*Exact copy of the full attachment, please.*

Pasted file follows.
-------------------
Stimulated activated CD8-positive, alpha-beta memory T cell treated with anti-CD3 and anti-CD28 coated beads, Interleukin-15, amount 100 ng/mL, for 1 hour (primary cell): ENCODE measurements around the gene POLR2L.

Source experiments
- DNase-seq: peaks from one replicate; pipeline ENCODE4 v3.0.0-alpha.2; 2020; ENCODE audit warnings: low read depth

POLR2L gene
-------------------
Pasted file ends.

Stimulated activated CD8-positive, alpha-beta memory T cell treated with anti-CD3 and anti-CD28 coated beads, Interleukin-15, amount 100 ng/mL, for 1 hour (primary cell): ENCODE measurements around the gene POLR2L.

Source experiments
- DNase-seq: peaks from one replicate; pipeline ENCODE4 v3.0.0-alpha.2; 2020; ENCODE audit warnings: low read depth

POLR2L gene